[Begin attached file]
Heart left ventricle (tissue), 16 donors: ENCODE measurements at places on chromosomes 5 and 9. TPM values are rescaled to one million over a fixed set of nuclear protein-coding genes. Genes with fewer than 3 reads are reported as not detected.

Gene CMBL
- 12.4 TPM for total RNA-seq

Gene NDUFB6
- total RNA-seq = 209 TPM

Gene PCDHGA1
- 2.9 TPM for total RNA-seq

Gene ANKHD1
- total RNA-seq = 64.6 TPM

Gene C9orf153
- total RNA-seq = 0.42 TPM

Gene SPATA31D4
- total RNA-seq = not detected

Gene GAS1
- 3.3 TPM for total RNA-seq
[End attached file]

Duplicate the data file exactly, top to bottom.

Heart left ventricle (tissue), 16 donors: ENCODE measurements at places on chromosomes 5 and 9. TPM values are rescaled to one million over a fixed set of nuclear protein-coding genes. Genes with fewer than 3 reads are reported as not detected.

Gene CMBL
- 12.4 TPM for total RNA-seq

Gene NDUFB6
- total RNA-seq = 209 TPM

Gene PCDHGA1
- 2.9 TPM for total RNA-seq

Gene ANKHD1
- total RNA-seq = 64.6 TPM

Gene C9orf153
- total RNA-seq = 0.42 TPM

Gene SPATA31D4
- total RNA-seq = not detected

Gene GAS1
- 3.3 TPM for total RNA-seq